Speech assessment

Jamie has had his speech assessment.  For the benefit of anyone who’s interested in what happens at a toddler speech assessment (um, that would be me), here’s an account of it. 

When we arrived, we were shown into a large, fairly bare waiting room with rows of plastic chairs and a playhouse in the corner.  Jamie made a beeline for the playhouse and started checking it out with great enthusiasm while we waited.  It was fascinating to watch him, because he doesn’t have much interest in pretend play normally – he’s far too busy with finding buttons to press or books to read or trying to have a go on the computer – but he certainly loved the playhouse.  He pretended to drink out of the little plastic cup, and then he pretended to eat the corn-on-the-cob.  As he was pretending the corn-on-a-cob was a drinking straw for drinking out of the cup, Tracey (the nursery nurse doing the assessment) arrived. 

We extracted Jamie from the playhouse with some difficulty, and brought him through to her room.  She got him to sit down at a little table, and asked us if he had any speech at all, and we told her that he had a few words and had picked up quite a lot more in recent weeks since the daytime relinquishment of the dummy.  Meanwhile, Jamie, never one to settle for sitting quietly when there were interesting-looking items in view, was busy trying to get to the bag of toys he could see just behind her.  We persuaded him, with a little difficulty, to sit down at the table again, while Tracey put out one of those puzzles for small children with pieces that slot into holes.  She handed him the pieces one by one – a teddy, a house, a boat, a car, a lorry – asking him "What’s this?" as she gave him each piece and then getting him to put it in its hole.  After he’d put a few in, she tried asking him where each object was to see whether he’d point to it.  In amongst this, she asked us about what words he could say and how he pronounced them, making some notes about them on a piece of paper.

As we could have predicted, Jamie managed to fit the pieces into their slots with a bit of difficulty (the puzzle had more slots than he was used to, so finding the right one was a bit tricky, but he did it with a bit of prompting), and had no problems at all pointing to them when asked, but he couldn’t name any of them.  Tracey tried showing him the picture of the ball since I told her that was one of the few words he could say, and then tried showing him a real ball, but he didn’t name either of those either, although, when she asked him where the ball was (it had rolled under a chair during proceedings) he understood and found it straight away.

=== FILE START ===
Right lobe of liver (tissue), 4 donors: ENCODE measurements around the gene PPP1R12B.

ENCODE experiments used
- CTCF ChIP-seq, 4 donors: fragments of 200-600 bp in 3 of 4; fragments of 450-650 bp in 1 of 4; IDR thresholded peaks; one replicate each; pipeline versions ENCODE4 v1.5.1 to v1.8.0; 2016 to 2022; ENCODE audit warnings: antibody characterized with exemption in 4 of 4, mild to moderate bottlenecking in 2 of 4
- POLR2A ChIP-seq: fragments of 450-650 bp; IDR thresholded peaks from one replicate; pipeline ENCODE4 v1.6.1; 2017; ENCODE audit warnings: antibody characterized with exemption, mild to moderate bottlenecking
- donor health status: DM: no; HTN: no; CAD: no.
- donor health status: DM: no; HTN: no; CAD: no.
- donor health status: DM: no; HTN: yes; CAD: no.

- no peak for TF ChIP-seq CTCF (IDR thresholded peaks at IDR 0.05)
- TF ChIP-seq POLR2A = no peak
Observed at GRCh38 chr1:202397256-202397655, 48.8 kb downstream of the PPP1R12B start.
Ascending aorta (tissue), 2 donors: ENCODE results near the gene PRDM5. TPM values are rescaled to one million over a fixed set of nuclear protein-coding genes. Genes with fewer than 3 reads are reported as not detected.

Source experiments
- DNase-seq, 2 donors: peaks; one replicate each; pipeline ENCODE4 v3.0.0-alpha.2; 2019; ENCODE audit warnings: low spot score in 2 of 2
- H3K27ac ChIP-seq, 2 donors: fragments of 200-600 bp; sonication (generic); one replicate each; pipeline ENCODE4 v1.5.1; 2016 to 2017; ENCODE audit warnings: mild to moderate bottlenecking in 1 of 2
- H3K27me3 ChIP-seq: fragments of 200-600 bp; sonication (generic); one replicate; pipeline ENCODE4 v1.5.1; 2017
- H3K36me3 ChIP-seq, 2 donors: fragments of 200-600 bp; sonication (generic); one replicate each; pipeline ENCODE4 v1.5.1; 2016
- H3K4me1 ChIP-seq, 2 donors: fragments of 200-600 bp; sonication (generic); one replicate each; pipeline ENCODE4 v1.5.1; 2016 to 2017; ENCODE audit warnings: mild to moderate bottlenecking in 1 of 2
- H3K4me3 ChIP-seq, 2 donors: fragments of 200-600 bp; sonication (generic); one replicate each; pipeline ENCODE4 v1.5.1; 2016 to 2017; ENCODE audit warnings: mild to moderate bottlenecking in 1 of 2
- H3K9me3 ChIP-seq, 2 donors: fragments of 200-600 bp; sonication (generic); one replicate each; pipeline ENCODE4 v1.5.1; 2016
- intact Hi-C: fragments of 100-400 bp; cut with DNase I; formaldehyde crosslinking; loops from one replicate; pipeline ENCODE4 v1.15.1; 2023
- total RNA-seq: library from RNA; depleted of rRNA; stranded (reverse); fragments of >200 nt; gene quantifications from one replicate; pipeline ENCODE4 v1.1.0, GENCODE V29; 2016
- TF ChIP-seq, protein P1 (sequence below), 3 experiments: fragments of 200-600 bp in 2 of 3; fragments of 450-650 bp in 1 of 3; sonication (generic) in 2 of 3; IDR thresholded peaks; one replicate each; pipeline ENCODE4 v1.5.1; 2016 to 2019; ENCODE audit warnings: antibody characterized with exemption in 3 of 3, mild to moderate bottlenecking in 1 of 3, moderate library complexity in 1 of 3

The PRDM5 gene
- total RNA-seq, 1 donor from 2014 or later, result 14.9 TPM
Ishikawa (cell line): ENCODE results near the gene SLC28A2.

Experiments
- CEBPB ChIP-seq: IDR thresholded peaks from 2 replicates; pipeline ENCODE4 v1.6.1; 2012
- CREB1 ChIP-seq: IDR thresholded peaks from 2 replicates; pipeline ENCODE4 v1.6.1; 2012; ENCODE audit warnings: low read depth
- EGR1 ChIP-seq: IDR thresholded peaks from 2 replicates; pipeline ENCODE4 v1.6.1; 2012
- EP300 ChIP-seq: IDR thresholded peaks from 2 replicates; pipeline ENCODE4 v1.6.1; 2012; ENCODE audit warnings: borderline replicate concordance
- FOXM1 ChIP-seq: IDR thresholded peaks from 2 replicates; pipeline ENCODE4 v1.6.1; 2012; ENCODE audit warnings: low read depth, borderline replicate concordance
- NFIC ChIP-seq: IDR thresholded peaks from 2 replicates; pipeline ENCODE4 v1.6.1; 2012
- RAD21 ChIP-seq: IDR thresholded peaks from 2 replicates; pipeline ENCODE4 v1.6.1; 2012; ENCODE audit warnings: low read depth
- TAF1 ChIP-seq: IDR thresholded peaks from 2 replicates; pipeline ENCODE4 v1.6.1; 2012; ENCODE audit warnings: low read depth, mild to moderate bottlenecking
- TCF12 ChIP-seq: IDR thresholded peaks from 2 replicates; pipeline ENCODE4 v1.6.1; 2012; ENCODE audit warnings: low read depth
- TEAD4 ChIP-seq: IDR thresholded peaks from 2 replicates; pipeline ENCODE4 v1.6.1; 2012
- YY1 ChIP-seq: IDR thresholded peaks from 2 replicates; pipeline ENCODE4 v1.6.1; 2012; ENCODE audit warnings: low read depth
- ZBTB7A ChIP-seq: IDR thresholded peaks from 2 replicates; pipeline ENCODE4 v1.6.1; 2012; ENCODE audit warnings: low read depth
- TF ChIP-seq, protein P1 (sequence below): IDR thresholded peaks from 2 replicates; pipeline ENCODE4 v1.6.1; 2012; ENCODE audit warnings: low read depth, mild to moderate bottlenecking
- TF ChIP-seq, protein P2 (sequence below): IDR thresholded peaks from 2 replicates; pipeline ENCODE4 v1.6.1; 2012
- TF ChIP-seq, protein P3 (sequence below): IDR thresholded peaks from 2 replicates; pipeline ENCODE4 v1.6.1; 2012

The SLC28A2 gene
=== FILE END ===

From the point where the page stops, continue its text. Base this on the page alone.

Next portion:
Tracey told us that she thinks he might have dyspraxia.  This surprised me a bit, as, from what I’d heard of dyspraxia, it affected physical co-ordination, but Tracey told us there was a form affecting speech.  Of course, at this stage it’s quite possible that he may be just developing in his own time.  However, she wants him to have a formal assessment by the speech therapist to decide on the best way to proceed. 

Jamie, meanwhile, was getting into quite a paddy over the fact that, whatever we’d promised him, the toys in here weren’t nearly as interesting as that playhouse, so eventually we let him go back out with Barry keeping an eye on him while I finished talking to Tracey about the plans at this point.
She’s going to refer him to the speech therapist and also ask the
health visitor to do some sort of Schedule Of Something-or-other on him
(I forget the name, but it’s a sort of general assessment for
children’s development).  While we’re waiting for the speech therapist assessment, she wants us to encourage him to use his voice more by
offering him choices and insisting on him making some sort of sound to
indicate what he wants instead of just pointing – an approach that I can
see being potentially frustrating.  She also recommended this website, although I think she it’s a fair bet that she actually meant this one (which was actually not that helpful either – it’s a website for an association for parents of children with speech problems, but doesn’t have much information on specific conditions such as speech dyspraxia, which is what I was really after at this stage).

Having once again torn Jamie away from the playhouse, where he was having a great time cooking the plastic corn-on-the-cob in the toy microwave and was not in the least impressed by having to leave, we went home.   This of course meant that I could look up ‘speech dyspraxia’ on Google, so here’s what I’ve learned about it:

Dyspraxia is a dysfunction in the motor autopilots that enable us to perform activities such as walking or writing or talking without ever having to think in detail about which muscle has to move next and how far.  Just as stored programmes in our computer tell the computer to make
particular letters appear on the screen when we type that letter on the
keyboard so that we don’t have to draw each letter individually by hand, stored programmes in our brain tell our muscles to perform particular series of actions when we want to do a familiar activity.  People with dyspraxia can’t store these programmes properly, so they don’t have the same smooth and effortless transition between wanting to do a familiar basic activity and actually doing it. In the case of motor dyspraxia, this leads to clumsiness.  In the case of speech dyspraxia (which can, of course, co-exist), the problems are with talking.  People with speech dyspraxia just can’t easily tell their mouths and throats to produce a particular sound combination.  This leads to delay in talking and a lot of difficulty with fluent verbal expression.